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Facebook to restrict political ads for a week ahead of US Presidential election on November 3

Ahead of the US Presidential election 2020 in November, Facebook will enact a host of measures to ensure its platform is not used to sow chaos and spread misinformation before, during and after the poll. The company announced that it will restrict new political advertisements a week before the election and remove posts that convey misinformation about COVID-19 and voting. 
In a post shared on his official page, CEO Mark Zuckerbeg wrote: "This election is not going to be business as usual. We all have a responsibility to protect our democracy. That means helping people register and vote, clearing up confusion about how this election will work, and taking steps to reduce the chances of violence and unrest." 
With the nation divided, and election results potentially taking days or weeks to be finalized, there could be an "increased risk of civil unrest across the country," Zuckerberg said.
Here's what he posted:
Posts shared on the social media platform with obvious misinformation on voting policies and the coronavirus pandemic will be removed. While users will be restricted to forward articles to a maximum of five others on Facebook Messenger. The company also will work with Reuters to provide official election results and make the information available both on its platform and with push notifications.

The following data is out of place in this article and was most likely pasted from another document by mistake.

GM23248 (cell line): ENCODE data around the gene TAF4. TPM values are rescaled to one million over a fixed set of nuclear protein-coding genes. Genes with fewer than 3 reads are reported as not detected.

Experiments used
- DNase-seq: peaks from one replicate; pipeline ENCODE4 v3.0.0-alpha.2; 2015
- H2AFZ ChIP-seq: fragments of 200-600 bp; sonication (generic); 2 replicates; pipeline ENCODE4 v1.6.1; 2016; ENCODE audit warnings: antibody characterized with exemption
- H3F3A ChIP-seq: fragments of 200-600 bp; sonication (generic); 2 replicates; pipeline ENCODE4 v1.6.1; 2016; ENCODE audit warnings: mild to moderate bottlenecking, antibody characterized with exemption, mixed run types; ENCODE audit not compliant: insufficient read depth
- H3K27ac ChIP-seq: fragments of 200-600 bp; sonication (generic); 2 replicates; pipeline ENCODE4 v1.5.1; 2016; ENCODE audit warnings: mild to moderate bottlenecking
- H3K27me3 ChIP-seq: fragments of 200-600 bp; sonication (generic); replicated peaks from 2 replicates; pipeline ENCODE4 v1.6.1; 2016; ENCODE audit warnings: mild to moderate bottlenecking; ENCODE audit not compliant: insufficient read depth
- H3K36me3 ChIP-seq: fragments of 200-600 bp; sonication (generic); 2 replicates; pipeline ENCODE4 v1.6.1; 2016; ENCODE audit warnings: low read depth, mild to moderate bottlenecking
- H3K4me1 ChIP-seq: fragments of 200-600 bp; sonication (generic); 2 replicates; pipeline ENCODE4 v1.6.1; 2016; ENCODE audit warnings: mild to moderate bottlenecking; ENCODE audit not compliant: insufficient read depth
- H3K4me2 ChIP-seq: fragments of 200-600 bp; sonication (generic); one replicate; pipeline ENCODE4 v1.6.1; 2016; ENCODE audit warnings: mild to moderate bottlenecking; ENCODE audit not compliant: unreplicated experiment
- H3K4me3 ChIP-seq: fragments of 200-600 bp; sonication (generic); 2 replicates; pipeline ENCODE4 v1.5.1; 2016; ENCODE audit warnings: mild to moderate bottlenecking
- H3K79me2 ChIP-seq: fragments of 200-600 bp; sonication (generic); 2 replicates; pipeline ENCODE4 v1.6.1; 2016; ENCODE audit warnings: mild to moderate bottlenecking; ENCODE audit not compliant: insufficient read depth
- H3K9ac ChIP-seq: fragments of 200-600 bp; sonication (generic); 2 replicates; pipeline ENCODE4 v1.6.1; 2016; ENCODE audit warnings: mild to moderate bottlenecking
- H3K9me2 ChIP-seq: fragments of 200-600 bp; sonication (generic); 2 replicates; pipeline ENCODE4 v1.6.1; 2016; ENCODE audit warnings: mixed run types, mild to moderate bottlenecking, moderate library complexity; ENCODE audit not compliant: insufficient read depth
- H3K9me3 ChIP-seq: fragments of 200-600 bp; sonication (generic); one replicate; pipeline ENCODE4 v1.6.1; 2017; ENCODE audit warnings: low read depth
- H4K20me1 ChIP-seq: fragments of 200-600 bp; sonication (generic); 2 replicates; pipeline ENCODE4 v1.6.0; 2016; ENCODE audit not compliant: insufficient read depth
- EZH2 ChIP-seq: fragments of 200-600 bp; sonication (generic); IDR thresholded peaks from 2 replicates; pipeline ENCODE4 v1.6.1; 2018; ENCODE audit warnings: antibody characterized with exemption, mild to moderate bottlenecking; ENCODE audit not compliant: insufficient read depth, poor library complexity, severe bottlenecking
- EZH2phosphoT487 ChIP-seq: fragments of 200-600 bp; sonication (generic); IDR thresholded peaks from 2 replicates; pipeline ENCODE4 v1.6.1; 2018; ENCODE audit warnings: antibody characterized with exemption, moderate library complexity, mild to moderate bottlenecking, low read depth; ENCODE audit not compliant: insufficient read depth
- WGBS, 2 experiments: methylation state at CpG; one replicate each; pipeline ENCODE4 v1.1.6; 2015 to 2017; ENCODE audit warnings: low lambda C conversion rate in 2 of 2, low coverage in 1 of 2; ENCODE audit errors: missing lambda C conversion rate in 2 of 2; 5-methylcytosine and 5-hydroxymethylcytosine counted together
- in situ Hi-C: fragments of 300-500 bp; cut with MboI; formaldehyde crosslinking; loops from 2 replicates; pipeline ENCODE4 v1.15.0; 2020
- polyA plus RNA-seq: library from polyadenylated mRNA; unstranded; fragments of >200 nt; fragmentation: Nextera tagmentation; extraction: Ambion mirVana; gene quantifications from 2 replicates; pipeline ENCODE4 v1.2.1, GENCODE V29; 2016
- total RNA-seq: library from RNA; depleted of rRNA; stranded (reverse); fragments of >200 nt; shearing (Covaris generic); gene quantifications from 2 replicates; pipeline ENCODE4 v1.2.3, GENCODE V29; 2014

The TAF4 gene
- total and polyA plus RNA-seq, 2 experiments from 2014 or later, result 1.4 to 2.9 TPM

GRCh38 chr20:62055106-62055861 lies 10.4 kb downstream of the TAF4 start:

Zuckerberg said Facebook had removed more than 100 networks worldwide engaging in such interference over the last few years. "Just this week, we took down a network of 13 accounts and two pages that were trying to mislead Americans and amplify division," he said.
Facebook and other social media companies have been scrutinized over how they handle misinformation/fake news, problems with President Donald Trump and other candidates posting false information and Russia's continued attempts to interfere in US politics.
Facebook, in particular, has faced criticism for not fact-checking political ads or limiting how they can be targeted at small groups of people.
After being caught off-guard by Russia's efforts to interfere in the 2016 US Presidential election, Facebook, Google, Twitter and other companies put safeguards in place to prevent it from happening again. 

That includes taking down posts, groups and accounts that engage in "coordinated inauthentic behavior" and strengthening verification procedures for political ads. Last year, Twitter banned political ads altogether.

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